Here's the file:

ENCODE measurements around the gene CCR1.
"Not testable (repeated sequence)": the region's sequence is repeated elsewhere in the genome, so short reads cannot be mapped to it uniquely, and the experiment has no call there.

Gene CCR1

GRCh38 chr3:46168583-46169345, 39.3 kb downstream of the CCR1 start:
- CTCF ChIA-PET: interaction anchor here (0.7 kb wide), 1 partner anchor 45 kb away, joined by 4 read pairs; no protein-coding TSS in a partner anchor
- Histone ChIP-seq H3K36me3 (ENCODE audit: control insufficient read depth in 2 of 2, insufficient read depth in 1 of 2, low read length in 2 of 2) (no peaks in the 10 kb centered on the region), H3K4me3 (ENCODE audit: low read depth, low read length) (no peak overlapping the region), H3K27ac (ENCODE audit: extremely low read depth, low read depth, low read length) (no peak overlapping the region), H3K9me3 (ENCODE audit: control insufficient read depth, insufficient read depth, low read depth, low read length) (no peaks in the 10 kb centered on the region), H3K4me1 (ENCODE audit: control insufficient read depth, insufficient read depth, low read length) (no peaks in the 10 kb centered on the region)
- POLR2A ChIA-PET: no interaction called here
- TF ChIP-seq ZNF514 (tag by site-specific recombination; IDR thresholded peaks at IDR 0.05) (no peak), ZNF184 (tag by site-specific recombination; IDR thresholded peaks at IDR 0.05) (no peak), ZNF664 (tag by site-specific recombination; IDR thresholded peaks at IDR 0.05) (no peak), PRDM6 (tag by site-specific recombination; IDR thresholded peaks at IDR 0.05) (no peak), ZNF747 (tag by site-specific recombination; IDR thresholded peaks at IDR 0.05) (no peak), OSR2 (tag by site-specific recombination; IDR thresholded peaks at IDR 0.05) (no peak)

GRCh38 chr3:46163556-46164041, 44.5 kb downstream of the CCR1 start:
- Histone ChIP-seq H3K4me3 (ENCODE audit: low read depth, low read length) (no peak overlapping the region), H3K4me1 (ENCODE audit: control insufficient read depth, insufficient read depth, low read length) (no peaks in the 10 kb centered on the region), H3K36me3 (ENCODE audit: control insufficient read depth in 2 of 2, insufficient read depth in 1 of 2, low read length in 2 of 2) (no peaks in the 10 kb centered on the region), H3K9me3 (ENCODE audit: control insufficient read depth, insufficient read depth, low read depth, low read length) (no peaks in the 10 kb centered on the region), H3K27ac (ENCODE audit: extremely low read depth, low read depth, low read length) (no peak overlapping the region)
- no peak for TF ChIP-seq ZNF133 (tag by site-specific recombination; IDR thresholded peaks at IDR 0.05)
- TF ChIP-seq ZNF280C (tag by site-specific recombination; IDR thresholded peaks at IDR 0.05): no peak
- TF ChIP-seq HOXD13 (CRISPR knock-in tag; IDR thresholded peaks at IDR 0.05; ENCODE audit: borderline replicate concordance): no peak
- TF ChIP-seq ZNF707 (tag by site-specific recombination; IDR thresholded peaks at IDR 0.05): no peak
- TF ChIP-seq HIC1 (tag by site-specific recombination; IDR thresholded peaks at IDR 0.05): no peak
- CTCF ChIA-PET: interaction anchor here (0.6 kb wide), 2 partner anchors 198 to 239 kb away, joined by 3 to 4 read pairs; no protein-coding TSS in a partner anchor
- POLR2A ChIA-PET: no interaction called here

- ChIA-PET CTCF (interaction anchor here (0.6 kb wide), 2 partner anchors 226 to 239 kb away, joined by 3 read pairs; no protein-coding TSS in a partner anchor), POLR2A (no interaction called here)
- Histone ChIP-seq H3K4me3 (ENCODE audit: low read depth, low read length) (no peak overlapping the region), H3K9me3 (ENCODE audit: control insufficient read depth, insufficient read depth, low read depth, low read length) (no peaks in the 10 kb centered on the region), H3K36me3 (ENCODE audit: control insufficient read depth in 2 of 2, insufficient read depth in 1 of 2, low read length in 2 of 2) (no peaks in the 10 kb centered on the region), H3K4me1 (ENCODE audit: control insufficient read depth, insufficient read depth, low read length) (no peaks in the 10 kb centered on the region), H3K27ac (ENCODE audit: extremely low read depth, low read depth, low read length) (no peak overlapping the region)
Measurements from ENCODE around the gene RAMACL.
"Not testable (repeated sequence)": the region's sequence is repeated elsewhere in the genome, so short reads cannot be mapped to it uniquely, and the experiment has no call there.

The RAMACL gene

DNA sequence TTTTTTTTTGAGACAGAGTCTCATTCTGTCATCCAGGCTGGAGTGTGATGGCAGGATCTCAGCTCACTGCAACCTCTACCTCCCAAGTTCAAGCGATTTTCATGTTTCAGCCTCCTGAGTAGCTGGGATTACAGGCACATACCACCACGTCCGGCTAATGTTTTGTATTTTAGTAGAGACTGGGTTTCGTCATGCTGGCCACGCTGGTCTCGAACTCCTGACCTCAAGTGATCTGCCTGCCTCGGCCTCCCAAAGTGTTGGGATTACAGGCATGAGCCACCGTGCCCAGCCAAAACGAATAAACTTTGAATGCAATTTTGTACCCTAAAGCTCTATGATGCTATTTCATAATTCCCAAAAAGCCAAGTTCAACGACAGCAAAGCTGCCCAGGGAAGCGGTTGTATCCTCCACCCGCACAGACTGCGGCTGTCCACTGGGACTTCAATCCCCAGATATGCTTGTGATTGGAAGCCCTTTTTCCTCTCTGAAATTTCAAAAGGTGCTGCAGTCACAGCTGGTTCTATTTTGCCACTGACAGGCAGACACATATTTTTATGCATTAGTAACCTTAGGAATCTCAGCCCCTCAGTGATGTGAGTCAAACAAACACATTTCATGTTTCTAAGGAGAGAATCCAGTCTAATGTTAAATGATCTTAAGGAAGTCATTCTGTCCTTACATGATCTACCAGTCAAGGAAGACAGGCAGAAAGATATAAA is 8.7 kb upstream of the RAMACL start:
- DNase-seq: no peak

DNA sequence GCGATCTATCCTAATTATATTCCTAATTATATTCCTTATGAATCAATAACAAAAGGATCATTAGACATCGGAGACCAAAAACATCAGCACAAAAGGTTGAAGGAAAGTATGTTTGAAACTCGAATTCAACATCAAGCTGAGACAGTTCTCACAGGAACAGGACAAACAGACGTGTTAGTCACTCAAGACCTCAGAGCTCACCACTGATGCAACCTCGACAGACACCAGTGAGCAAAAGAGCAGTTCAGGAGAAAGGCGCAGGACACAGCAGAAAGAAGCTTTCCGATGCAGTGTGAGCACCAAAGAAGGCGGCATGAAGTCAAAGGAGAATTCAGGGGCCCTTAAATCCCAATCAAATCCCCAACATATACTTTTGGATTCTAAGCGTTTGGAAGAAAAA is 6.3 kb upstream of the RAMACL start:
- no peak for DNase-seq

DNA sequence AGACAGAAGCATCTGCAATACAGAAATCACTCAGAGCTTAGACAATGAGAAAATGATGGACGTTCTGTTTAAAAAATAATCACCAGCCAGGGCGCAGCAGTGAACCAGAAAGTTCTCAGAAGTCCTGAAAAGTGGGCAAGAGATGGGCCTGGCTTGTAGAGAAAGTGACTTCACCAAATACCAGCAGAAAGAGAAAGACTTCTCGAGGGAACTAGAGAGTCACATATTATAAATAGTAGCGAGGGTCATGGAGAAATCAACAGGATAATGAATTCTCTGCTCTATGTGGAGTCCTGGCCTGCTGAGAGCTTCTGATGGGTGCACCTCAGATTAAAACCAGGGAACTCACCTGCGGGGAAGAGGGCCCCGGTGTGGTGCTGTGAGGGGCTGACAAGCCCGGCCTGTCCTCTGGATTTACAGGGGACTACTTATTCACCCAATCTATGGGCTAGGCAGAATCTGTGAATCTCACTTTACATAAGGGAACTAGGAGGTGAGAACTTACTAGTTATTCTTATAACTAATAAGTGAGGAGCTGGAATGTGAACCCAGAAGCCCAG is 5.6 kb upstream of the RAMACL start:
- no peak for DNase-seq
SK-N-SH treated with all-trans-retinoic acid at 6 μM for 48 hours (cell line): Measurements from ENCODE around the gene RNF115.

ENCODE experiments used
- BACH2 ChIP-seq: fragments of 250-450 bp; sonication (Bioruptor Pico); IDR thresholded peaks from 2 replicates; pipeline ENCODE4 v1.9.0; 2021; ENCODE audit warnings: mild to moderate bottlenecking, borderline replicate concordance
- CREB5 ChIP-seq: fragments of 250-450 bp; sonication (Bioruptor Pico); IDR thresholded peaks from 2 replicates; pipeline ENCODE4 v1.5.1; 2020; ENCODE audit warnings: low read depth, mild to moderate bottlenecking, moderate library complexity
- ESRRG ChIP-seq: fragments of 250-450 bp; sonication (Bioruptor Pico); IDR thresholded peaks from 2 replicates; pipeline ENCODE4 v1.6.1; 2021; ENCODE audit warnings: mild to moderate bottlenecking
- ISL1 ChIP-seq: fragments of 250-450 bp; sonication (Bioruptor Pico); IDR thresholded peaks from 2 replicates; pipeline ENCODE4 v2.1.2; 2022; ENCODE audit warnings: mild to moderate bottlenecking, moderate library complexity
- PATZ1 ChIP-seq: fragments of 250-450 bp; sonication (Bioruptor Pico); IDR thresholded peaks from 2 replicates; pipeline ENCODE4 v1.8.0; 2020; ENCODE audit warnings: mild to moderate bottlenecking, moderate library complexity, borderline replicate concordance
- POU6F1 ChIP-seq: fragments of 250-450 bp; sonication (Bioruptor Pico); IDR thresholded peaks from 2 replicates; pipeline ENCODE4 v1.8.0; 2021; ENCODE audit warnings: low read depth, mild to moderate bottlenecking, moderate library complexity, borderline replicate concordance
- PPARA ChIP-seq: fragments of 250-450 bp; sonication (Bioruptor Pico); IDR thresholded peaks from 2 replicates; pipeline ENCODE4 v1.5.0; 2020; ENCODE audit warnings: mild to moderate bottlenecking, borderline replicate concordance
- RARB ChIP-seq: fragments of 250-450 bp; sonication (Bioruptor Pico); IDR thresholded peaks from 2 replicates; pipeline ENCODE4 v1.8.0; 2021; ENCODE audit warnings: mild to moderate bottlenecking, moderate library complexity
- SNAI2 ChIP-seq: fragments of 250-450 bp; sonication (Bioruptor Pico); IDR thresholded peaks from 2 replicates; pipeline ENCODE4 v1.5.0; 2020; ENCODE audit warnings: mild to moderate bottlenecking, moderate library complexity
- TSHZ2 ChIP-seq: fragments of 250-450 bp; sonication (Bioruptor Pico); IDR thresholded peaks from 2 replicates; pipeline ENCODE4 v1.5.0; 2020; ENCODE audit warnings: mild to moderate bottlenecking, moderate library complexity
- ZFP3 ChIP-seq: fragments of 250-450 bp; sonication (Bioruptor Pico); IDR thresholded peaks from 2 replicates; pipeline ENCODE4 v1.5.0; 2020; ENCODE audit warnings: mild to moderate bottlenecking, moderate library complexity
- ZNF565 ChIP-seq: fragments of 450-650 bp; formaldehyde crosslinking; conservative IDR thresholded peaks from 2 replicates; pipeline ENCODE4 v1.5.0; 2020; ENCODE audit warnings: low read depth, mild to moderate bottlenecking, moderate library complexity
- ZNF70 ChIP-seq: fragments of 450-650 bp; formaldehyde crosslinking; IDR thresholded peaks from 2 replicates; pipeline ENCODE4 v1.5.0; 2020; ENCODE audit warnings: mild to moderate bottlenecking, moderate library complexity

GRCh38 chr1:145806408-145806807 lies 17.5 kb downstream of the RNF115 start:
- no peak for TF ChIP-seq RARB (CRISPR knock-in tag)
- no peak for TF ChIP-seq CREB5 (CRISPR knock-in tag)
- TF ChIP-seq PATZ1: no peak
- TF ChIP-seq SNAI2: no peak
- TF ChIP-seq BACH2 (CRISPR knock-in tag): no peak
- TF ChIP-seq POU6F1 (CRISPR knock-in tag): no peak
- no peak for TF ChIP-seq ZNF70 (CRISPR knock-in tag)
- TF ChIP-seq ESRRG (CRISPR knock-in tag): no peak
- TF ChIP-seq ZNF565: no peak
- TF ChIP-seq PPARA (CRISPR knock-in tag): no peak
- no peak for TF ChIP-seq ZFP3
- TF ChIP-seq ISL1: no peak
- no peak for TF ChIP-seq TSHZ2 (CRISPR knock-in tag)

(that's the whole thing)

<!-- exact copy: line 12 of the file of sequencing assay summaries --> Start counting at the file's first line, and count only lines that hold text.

- TF ChIP-seq ZNF280C (tag by site-specific recombination; IDR thresholded peaks at IDR 0.05): no peak